Many weekends before the pandemic the seats inside Arts United Center would be filled by audience members eager to take in a theater show, dance production or other arts event.
But since March, the seats have been largely unused as the pandemic forced restrictions on seating capacity and gathering in large groups. To ensure distanced seating, some rows in Arts United Center are completely blocked off when it does host an event. In rows that are being used, some spots are blocked off with fabric bands that wrap vertically around the chair so the seats can't be folded down.
It is among protocols likely to remain in place for a significant portion of this year, at least.
Susan Mendenhall, president of Arts United of Greater Fort Wayne, says it will be a long road to once again have audiences and arts classes without social distancing. Arriving at that destination will depend on recommendations from health officials, but even when the public is told it is safe, that doesn't mean they immediately will be ready to crowd into seats for a show. People will return to in-person programming when they each feel safe, not when government officials say it is OK, she says.
As a result, many groups that have restarted programming have turned to virtual options or in-person events with smaller group sizes.
For this year, Mendenhall says arts organizations will be working together to ensure the safety of audiences, performers and staff. Seating at Arts United Center and ArtsLab – which Arts United operates – will remain socially distanced for as long as health officials say that should be the case.
In addition to distanced seating, restrictions on social gathering sizes in Indiana can vary based on where counties fall in a color-coded map measuring weekly cases per 100,000 residents and the seven-day positivity rate for all tests completed.
Since Nov. 15, those restrictions had included specific numbers such as social gatherings being limited to 250 people for a county marked blue and 25 for counties marked red. That number included not only the audience but also performers, crew, ushers and other staff or volunteers.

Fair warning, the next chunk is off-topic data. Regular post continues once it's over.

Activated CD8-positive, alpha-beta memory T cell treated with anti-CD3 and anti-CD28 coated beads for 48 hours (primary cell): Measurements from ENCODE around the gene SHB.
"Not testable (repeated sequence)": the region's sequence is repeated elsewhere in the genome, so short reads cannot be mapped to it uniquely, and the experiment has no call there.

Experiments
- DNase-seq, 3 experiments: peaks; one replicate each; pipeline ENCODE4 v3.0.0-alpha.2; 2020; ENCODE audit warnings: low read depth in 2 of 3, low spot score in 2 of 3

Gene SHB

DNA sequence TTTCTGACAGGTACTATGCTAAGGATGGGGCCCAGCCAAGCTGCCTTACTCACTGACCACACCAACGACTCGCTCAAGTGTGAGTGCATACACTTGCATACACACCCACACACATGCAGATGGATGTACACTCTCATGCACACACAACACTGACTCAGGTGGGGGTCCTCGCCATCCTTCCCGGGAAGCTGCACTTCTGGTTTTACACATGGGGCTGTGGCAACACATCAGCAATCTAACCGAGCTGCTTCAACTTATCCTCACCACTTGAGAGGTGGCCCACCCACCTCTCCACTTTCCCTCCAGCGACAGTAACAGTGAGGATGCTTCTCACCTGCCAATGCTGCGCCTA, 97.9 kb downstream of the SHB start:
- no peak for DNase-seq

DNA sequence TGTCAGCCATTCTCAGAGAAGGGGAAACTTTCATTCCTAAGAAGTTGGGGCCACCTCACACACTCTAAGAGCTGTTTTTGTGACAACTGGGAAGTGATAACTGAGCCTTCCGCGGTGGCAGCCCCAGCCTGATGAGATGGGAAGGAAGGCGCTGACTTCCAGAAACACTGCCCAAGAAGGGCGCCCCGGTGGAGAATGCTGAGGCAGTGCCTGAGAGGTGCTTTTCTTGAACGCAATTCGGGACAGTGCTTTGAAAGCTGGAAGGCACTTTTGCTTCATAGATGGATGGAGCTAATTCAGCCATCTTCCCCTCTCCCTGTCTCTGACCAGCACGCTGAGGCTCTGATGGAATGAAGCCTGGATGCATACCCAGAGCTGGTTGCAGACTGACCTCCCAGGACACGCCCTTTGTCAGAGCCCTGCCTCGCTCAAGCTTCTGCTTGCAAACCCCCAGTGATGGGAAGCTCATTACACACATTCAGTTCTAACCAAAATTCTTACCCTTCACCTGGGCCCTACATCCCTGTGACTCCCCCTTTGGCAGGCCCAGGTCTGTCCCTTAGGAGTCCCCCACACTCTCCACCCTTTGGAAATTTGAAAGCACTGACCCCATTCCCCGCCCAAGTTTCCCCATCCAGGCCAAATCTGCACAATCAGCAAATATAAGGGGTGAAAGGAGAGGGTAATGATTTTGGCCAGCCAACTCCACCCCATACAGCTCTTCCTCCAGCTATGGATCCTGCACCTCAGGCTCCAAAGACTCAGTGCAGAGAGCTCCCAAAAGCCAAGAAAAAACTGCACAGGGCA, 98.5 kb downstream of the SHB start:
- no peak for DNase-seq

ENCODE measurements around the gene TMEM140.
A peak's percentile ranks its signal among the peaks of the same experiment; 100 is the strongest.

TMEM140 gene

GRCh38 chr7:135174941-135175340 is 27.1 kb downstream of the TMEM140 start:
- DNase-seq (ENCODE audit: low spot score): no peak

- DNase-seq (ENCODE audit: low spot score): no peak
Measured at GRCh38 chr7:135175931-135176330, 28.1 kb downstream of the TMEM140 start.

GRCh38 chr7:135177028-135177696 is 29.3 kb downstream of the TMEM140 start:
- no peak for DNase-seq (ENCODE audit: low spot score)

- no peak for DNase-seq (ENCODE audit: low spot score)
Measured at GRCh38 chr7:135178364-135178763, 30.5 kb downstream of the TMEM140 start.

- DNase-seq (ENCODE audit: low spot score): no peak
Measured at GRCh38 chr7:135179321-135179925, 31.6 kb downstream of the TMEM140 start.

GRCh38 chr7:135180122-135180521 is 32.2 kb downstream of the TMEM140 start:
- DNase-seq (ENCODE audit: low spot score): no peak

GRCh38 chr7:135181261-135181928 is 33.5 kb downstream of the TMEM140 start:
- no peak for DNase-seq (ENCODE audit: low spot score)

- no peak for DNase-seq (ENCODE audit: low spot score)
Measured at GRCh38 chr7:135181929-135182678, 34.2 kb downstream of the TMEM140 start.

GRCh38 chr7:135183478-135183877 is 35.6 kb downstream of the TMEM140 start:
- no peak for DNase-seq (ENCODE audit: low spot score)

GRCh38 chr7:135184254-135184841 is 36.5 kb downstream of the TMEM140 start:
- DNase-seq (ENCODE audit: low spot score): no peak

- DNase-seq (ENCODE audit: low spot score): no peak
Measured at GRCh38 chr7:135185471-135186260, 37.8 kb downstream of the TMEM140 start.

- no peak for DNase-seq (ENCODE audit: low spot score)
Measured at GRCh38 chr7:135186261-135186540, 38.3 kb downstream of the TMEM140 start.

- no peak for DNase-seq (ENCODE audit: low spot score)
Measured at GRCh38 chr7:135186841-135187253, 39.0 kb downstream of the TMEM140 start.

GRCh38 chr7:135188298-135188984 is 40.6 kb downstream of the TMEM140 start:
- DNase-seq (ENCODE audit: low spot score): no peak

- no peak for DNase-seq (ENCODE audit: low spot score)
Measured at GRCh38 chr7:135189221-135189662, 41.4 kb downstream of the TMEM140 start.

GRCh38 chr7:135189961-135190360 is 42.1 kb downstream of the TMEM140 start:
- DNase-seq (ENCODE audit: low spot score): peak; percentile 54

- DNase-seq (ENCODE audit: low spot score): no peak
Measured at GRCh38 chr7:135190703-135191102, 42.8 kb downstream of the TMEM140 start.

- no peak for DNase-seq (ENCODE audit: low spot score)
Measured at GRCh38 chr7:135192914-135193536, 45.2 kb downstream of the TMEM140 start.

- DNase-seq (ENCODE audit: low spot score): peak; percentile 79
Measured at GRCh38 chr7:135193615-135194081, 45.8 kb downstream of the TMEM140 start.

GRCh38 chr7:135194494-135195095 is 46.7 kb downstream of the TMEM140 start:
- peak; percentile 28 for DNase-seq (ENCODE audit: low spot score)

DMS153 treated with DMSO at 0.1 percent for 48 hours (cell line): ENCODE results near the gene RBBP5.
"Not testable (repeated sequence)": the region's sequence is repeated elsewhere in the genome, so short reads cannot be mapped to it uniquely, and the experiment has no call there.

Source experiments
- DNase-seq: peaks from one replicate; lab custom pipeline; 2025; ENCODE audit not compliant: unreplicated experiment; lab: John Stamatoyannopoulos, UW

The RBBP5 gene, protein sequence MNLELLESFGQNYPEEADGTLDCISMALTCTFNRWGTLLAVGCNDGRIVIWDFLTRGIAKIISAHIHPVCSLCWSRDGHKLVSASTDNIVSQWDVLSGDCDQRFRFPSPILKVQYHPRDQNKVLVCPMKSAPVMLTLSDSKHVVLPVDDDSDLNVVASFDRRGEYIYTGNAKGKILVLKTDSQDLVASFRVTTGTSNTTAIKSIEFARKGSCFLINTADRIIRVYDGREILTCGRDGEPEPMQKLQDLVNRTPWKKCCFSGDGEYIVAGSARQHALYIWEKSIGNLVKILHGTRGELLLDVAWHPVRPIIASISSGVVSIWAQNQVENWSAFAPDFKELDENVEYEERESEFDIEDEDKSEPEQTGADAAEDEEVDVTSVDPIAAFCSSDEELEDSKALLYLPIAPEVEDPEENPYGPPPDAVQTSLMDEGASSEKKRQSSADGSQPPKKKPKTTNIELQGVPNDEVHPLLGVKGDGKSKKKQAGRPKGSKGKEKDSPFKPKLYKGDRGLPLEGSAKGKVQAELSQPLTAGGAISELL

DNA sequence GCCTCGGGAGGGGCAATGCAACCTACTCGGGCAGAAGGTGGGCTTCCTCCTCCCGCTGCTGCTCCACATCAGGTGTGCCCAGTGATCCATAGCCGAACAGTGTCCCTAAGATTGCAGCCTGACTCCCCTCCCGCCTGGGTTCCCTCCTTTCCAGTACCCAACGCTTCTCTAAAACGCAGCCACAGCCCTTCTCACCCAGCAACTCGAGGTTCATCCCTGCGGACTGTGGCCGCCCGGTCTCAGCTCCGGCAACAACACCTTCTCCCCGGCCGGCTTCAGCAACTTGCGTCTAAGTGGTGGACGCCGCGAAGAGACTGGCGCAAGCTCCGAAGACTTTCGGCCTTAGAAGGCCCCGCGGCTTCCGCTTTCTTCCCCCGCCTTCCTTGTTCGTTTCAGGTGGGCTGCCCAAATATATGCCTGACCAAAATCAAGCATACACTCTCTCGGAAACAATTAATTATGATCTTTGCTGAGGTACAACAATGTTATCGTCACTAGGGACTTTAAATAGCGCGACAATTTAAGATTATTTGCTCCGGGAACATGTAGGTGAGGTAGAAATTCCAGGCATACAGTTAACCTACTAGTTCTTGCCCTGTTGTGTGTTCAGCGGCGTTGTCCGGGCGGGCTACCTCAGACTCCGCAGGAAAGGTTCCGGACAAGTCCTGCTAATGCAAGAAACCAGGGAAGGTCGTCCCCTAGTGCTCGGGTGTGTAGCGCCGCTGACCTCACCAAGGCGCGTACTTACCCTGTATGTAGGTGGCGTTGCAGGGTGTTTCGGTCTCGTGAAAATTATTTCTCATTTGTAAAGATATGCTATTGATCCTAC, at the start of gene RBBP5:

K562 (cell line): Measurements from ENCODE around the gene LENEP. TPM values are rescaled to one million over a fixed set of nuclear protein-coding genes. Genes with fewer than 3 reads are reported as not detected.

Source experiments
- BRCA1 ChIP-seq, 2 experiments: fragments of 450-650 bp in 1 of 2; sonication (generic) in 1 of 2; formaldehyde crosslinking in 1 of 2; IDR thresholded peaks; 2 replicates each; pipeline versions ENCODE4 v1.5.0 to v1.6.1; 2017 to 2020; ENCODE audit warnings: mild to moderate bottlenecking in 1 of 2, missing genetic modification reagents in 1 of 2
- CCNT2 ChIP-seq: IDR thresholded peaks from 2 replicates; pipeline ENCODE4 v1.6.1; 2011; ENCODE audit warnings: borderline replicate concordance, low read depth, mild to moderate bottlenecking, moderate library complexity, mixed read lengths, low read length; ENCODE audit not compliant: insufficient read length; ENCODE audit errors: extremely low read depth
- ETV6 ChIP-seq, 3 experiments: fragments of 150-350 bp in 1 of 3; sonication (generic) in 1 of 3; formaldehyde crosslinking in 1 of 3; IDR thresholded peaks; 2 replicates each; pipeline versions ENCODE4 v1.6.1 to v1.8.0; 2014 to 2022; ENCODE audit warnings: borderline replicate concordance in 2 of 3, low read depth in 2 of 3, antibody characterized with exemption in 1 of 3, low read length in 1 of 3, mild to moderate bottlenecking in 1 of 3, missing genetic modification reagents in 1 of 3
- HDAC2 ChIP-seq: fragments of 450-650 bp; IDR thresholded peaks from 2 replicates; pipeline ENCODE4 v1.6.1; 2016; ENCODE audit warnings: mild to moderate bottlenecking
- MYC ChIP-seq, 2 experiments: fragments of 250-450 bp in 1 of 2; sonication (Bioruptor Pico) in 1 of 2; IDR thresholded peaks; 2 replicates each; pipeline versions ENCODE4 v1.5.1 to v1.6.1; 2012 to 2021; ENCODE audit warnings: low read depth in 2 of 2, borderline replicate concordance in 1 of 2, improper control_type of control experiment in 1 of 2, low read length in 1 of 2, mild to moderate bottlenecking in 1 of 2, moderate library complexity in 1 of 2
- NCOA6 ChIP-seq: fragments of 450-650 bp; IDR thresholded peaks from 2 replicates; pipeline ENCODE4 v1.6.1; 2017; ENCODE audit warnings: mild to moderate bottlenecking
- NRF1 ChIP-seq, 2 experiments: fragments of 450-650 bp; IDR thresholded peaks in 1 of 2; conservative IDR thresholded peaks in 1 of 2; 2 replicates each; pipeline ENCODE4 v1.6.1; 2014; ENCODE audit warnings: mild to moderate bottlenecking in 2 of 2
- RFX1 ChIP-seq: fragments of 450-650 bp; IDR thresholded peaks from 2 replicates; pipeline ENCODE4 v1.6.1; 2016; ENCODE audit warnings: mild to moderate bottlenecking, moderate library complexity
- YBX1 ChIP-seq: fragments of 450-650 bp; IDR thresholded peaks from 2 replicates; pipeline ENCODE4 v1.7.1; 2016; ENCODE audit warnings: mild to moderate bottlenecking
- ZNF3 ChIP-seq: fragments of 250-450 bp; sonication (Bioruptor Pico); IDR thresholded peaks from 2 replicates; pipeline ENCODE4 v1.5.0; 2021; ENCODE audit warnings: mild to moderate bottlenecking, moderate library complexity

An executive order announced Wednesday by Gov. Eric Holcomb changes overall attendance guidelines to percentages of a facility's capacity for social gatherings and events. Facilities in counties marked blue can have 100% capacity with appropriate social distancing (including spaced seating), face coverings and other safety precautions. Facilities in counties marked yellow can operate with attendance of no more than 50% capacity, and in counties marked orange and red the limit is no more than 25% of capacity.
Safety plans for gatherings must be submitted to a facility's local health department. The new order goes into effect Monday and is slated to last through at least Feb. 28.
Like the majority of northeast Indiana, Allen County is currently labeled orange. Whitley is red while Adams and Wells are now in yellow.
Even if Allen were to be listed in blue, available seating in a theater would remain far below a venue's full capacity because of social distance guidelines requiring at least 6 feet of space between each group of ticketholders.
For example, Embassy Theatre's seating capacity with social distance is 530. That allows it to fill only about 21% of its 2,477 seats. Arts United Center can fill about 24% and Clyde Theatre would be at 28% of its seated layout.
Some local theater and dance groups have resumed in-person productions, but that hasn't been the case across the nation. The Broadway League has announced that shutdowns of New York City theaters will continue through at least May 30.
In a Jan. 9 virtual conference with the Association of Performing Arts Professionals that was reported by entertainment industry website Deadline, Dr. Anthony Fauci, director of the National Institute of Allergy and Infectious Diseases, predicted people could start feeling safe performing onstage and sitting in the audience by early to mid-fall. But that depends on widespread vaccinations, with Fauci suggesting effective herd immunity could be seen when 70% to 85% of the population had been vaccinated.